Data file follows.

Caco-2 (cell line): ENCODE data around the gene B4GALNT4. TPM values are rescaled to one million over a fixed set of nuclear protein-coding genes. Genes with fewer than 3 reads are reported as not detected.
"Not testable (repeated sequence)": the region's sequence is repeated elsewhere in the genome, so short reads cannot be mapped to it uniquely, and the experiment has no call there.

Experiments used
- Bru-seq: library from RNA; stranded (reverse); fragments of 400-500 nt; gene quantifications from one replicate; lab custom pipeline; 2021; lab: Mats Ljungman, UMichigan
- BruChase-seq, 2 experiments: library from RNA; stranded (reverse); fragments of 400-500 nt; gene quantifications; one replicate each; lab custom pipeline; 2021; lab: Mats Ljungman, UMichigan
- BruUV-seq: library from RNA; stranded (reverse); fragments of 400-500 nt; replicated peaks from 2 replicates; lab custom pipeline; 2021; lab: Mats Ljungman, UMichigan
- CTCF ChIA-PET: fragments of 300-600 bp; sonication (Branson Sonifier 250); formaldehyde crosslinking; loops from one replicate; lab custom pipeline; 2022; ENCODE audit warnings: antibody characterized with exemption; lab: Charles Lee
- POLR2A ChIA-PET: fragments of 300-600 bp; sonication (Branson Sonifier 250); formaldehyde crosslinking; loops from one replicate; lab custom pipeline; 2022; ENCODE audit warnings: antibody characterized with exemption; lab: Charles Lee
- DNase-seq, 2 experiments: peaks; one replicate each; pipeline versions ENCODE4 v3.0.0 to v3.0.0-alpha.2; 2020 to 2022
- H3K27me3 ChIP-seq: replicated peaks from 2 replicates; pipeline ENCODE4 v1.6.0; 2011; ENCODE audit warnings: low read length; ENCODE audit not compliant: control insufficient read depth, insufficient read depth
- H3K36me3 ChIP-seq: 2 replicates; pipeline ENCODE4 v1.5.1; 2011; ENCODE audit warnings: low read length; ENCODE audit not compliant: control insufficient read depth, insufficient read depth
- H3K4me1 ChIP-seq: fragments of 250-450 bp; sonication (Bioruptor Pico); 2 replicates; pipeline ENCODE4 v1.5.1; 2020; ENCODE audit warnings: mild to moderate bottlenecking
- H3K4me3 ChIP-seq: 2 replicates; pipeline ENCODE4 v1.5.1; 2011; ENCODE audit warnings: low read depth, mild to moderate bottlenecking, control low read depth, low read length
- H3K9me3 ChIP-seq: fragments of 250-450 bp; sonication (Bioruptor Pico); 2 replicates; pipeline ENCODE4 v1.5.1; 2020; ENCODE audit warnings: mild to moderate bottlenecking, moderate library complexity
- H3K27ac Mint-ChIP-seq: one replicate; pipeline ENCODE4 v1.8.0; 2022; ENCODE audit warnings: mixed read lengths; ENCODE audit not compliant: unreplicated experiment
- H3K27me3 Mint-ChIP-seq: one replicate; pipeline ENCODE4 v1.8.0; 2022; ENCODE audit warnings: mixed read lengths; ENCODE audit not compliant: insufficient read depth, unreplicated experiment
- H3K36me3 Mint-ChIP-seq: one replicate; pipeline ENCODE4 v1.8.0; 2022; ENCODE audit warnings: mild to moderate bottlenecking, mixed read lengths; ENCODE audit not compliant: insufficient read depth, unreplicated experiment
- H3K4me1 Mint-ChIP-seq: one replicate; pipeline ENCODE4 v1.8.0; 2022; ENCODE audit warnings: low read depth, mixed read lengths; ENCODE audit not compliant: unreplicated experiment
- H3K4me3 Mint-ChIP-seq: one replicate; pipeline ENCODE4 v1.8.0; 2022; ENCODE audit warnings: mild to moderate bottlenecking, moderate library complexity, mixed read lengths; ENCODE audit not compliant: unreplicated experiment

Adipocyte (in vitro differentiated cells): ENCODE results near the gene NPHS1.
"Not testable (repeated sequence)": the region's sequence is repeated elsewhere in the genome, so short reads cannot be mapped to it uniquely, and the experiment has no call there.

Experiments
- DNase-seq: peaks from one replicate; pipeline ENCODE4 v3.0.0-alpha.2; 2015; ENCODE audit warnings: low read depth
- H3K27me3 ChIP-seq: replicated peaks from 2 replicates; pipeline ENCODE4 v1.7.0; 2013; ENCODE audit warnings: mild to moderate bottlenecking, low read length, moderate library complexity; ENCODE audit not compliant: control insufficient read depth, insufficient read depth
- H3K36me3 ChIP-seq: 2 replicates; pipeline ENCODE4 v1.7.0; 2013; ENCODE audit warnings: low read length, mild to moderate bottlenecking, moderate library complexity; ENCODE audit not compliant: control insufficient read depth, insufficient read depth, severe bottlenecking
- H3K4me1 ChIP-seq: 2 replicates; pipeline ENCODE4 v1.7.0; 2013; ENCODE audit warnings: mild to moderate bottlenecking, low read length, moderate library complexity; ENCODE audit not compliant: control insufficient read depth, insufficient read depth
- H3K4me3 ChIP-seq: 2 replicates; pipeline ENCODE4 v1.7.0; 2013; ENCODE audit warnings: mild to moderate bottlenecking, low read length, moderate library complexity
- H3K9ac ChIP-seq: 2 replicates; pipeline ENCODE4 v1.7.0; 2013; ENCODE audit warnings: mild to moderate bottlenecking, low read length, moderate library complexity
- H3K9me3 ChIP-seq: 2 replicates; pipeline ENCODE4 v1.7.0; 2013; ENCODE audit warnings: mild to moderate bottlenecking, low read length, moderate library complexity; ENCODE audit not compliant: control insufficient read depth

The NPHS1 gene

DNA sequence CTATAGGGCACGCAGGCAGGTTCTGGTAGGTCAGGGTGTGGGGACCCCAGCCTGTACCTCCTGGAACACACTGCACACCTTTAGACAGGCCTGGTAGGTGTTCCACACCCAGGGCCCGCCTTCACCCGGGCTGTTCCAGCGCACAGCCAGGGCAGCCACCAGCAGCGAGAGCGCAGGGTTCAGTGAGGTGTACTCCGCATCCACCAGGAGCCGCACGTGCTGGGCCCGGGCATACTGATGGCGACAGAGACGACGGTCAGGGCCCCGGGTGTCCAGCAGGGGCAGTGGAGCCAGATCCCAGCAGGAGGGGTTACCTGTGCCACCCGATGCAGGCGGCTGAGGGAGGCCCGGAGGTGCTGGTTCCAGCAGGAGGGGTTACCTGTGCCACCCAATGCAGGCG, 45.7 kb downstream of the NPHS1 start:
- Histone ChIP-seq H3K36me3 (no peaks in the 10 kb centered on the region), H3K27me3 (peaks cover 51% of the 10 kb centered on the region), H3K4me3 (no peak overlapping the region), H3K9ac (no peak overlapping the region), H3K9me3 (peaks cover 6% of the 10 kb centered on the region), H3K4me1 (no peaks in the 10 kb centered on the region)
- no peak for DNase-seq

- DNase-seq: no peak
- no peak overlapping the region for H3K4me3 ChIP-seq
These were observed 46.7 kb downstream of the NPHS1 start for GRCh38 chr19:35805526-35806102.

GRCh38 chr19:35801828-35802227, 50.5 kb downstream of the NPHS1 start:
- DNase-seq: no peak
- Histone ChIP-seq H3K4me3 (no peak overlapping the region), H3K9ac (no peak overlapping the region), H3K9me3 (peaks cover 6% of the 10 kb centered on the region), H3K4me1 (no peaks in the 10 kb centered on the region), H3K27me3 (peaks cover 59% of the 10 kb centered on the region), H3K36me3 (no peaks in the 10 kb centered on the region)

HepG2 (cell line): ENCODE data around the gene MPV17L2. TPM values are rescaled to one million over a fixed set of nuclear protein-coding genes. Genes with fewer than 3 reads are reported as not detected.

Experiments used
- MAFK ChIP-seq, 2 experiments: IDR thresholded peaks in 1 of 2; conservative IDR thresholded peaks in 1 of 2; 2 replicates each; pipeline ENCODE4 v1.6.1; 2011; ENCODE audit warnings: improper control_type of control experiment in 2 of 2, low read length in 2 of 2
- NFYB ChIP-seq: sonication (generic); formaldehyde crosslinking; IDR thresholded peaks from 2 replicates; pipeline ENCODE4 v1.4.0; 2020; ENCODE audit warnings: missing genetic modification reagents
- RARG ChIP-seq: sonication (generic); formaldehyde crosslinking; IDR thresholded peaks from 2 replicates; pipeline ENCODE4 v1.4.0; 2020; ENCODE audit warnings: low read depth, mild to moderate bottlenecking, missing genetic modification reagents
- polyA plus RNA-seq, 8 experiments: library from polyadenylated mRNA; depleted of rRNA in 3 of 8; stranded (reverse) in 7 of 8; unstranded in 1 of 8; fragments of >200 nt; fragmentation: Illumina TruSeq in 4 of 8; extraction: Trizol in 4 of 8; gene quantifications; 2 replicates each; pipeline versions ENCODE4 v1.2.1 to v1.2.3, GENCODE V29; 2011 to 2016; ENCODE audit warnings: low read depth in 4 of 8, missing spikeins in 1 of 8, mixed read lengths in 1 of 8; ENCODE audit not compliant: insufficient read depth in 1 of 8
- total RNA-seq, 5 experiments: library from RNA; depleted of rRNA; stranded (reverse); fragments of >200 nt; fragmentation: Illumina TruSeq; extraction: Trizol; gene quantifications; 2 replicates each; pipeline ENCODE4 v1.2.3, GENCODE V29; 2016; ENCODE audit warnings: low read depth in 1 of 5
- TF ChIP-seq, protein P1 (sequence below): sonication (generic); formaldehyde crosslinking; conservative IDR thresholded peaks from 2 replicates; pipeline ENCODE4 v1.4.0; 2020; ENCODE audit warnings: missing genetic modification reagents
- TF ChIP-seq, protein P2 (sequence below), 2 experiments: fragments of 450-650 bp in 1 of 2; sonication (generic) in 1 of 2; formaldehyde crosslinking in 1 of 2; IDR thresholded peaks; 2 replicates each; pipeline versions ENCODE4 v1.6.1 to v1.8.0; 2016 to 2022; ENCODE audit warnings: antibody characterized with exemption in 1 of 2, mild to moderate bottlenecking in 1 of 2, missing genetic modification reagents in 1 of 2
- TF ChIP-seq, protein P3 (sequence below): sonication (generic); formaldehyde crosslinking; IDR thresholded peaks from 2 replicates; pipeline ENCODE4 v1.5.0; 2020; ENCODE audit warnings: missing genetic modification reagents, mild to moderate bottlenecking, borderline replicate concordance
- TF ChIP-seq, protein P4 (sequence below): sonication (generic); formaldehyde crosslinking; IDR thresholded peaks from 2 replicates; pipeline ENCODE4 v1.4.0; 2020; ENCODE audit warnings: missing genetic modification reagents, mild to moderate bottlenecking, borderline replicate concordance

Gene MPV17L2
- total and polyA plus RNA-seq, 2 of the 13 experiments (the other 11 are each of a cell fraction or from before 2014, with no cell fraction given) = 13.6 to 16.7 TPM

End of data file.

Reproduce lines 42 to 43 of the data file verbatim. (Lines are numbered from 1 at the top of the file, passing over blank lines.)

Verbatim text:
- MAFK ChIP-seq, 2 experiments: IDR thresholded peaks in 1 of 2; conservative IDR thresholded peaks in 1 of 2; 2 replicates each; pipeline ENCODE4 v1.6.1; 2011; ENCODE audit warnings: improper control_type of control experiment in 2 of 2, low read length in 2 of 2
- NFYB ChIP-seq: sonication (generic); formaldehyde crosslinking; IDR thresholded peaks from 2 replicates; pipeline ENCODE4 v1.4.0; 2020; ENCODE audit warnings: missing genetic modification reagents